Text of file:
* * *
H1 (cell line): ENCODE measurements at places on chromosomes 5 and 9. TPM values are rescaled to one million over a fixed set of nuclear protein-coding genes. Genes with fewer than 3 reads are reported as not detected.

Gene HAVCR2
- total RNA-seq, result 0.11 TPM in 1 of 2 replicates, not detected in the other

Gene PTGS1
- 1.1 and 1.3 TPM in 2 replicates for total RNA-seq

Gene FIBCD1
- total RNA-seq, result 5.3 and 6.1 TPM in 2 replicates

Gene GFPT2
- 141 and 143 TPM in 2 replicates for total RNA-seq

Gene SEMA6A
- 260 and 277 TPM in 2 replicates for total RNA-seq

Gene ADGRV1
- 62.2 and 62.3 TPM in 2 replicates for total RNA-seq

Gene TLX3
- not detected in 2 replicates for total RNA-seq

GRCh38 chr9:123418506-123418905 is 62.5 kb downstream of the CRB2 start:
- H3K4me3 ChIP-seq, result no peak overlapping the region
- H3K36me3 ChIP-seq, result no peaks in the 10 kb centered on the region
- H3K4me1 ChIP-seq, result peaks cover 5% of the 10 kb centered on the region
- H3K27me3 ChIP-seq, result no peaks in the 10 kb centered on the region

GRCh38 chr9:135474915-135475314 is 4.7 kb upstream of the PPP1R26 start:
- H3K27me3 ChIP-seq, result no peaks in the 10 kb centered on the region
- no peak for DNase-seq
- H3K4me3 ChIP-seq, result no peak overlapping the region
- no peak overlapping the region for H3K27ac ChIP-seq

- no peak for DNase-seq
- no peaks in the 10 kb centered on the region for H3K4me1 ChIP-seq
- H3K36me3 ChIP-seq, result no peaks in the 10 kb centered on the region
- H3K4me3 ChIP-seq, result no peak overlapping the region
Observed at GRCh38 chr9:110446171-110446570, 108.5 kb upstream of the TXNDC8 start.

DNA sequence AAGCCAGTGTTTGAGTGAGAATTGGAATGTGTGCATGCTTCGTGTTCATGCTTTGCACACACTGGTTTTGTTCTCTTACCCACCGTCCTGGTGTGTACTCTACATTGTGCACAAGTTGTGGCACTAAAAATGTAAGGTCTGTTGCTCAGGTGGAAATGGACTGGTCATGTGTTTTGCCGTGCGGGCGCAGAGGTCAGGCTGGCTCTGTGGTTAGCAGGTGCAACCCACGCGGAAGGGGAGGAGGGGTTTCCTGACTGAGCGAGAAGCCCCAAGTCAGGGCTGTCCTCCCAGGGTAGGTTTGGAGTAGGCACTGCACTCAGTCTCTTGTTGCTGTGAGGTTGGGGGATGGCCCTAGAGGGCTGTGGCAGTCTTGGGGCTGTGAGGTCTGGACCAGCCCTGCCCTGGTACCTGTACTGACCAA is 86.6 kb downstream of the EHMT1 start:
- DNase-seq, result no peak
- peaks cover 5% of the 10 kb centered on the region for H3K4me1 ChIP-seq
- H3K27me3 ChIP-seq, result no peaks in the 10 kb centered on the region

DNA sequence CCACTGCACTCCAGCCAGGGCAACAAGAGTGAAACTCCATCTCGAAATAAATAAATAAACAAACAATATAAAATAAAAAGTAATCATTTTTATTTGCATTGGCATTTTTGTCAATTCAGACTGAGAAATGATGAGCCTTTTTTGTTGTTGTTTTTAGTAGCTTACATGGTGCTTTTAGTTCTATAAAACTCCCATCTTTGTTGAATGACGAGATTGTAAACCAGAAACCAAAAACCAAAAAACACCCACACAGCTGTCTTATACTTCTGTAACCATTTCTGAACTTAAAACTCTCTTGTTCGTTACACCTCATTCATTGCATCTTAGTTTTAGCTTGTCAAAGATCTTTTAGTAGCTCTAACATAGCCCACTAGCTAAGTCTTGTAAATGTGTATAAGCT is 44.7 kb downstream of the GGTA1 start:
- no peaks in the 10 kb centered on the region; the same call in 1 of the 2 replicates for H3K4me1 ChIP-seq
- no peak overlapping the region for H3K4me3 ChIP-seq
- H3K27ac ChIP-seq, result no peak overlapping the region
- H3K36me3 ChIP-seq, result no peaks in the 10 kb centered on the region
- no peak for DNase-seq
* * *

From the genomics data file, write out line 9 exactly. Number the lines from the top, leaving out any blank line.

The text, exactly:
- 141 and 143 TPM in 2 replicates for total RNA-seq